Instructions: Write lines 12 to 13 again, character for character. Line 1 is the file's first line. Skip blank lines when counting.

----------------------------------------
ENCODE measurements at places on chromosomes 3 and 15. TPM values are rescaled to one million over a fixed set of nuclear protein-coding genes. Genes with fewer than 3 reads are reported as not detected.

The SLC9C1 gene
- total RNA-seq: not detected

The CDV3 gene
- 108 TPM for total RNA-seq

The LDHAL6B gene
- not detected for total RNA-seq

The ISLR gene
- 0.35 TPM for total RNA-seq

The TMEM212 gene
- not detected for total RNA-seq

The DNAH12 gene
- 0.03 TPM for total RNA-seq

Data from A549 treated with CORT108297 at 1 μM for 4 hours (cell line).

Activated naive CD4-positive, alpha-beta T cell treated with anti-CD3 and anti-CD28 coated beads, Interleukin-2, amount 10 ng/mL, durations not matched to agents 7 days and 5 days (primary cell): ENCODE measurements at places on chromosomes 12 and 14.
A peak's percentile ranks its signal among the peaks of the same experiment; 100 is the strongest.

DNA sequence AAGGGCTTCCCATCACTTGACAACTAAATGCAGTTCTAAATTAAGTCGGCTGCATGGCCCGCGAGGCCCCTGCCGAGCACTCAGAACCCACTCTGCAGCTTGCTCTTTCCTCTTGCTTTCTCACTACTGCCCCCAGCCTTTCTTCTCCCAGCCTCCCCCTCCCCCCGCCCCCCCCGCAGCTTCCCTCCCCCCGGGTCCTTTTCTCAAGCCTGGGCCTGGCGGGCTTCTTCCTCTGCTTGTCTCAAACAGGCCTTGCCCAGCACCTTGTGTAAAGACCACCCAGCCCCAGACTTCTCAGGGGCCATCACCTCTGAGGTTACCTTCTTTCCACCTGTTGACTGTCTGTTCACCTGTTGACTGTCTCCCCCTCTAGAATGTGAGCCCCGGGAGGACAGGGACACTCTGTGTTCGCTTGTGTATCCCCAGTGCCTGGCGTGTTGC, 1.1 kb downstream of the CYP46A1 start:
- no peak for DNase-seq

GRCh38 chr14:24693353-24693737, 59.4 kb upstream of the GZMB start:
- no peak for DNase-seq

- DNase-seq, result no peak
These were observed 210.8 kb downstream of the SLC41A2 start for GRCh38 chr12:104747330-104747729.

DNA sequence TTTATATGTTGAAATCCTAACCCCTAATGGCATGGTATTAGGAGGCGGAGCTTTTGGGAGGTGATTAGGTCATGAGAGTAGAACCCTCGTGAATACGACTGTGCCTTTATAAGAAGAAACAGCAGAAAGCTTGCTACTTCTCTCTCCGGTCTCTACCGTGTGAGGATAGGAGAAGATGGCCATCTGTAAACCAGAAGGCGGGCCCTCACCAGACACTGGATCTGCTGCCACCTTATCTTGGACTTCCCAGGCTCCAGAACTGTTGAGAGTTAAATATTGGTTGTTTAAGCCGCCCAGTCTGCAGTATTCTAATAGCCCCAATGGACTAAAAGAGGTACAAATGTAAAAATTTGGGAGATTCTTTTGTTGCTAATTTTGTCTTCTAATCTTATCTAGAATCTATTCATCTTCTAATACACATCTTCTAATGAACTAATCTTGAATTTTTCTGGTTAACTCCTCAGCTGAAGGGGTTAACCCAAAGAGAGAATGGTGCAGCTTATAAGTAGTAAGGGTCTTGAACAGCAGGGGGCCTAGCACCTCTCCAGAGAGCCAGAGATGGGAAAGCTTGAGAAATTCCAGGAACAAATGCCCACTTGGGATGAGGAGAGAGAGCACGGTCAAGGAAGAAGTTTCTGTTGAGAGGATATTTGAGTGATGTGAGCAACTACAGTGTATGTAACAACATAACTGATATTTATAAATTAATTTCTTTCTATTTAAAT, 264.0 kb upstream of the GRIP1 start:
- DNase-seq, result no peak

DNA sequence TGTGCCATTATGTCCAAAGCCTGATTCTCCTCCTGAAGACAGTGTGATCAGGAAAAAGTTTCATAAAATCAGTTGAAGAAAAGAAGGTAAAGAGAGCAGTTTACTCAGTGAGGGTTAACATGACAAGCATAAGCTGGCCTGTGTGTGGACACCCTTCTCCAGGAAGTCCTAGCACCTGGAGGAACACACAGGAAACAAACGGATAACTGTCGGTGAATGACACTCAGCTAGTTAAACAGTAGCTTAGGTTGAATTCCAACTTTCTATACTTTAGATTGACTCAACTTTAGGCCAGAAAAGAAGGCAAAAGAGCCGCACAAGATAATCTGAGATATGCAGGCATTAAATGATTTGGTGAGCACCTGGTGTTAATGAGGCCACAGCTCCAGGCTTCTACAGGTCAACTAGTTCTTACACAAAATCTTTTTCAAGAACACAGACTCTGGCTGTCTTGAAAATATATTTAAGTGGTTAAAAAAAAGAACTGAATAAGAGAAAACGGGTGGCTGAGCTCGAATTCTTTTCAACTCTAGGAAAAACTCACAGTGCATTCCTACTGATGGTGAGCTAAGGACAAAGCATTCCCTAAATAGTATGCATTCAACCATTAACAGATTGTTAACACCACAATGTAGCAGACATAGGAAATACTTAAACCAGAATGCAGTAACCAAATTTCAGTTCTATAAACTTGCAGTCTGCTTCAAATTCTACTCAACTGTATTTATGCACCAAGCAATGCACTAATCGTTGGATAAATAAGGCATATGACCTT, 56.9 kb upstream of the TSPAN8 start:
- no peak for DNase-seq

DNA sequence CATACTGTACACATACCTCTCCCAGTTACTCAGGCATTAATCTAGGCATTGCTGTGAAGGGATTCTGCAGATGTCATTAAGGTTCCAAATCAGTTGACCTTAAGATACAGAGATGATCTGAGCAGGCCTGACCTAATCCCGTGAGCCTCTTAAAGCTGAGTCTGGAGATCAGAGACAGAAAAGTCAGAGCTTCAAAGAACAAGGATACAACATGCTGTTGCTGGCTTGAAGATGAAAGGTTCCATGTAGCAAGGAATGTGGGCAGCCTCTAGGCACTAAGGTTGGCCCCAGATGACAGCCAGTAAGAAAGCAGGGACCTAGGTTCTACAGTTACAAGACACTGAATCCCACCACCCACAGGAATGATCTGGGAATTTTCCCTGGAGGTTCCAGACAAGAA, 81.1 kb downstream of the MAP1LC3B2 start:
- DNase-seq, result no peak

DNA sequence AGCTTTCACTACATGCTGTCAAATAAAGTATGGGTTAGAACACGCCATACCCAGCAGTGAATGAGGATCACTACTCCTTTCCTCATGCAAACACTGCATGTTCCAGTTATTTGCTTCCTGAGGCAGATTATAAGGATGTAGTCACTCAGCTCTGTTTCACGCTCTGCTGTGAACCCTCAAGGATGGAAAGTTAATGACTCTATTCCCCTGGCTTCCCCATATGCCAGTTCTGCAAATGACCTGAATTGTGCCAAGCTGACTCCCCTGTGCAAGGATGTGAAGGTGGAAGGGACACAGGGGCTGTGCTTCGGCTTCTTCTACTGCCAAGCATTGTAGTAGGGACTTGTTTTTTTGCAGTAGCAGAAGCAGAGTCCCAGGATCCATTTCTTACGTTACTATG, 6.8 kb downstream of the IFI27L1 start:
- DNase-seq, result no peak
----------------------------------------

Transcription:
The DNAH12 gene
- 0.03 TPM for total RNA-seq